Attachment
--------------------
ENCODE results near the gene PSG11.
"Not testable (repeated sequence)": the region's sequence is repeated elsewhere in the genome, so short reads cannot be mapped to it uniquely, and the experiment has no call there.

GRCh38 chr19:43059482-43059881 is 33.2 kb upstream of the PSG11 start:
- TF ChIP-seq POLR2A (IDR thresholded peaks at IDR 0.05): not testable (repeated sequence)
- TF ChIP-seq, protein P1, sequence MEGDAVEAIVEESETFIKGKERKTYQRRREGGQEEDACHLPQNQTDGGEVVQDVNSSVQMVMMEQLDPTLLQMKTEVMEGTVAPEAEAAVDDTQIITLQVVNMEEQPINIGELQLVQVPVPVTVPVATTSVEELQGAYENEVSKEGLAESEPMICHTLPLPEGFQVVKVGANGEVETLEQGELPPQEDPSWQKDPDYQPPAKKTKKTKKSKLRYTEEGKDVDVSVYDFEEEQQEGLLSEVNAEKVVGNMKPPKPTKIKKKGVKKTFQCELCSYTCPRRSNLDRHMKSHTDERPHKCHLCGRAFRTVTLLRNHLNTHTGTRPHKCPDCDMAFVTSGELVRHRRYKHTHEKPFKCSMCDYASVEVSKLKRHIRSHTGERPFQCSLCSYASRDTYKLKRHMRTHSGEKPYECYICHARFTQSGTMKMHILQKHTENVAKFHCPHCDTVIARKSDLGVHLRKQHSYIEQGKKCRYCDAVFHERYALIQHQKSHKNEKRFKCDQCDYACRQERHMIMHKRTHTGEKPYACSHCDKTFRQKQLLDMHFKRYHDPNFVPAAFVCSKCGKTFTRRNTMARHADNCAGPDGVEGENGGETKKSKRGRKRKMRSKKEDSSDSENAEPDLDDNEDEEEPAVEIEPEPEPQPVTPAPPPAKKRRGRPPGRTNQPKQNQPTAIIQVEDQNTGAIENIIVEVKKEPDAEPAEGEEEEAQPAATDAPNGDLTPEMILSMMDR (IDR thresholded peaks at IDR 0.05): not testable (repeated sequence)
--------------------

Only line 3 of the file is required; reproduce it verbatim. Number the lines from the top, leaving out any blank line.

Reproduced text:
GRCh38 chr19:43059482-43059881 is 33.2 kb upstream of the PSG11 start: